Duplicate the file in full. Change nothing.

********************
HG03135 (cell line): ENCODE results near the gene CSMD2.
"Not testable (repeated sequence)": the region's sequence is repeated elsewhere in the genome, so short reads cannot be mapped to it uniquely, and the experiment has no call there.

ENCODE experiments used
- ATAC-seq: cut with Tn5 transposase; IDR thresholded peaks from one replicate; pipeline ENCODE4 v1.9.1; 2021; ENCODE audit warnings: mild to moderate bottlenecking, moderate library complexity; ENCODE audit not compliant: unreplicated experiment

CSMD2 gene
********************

HG03135 (cell line): ENCODE results near the gene CSMD2.
"Not testable (repeated sequence)": the region's sequence is repeated elsewhere in the genome, so short reads cannot be mapped to it uniquely, and the experiment has no call there.

ENCODE experiments used
- ATAC-seq: cut with Tn5 transposase; IDR thresholded peaks from one replicate; pipeline ENCODE4 v1.9.1; 2021; ENCODE audit warnings: mild to moderate bottlenecking, moderate library complexity; ENCODE audit not compliant: unreplicated experiment

CSMD2 gene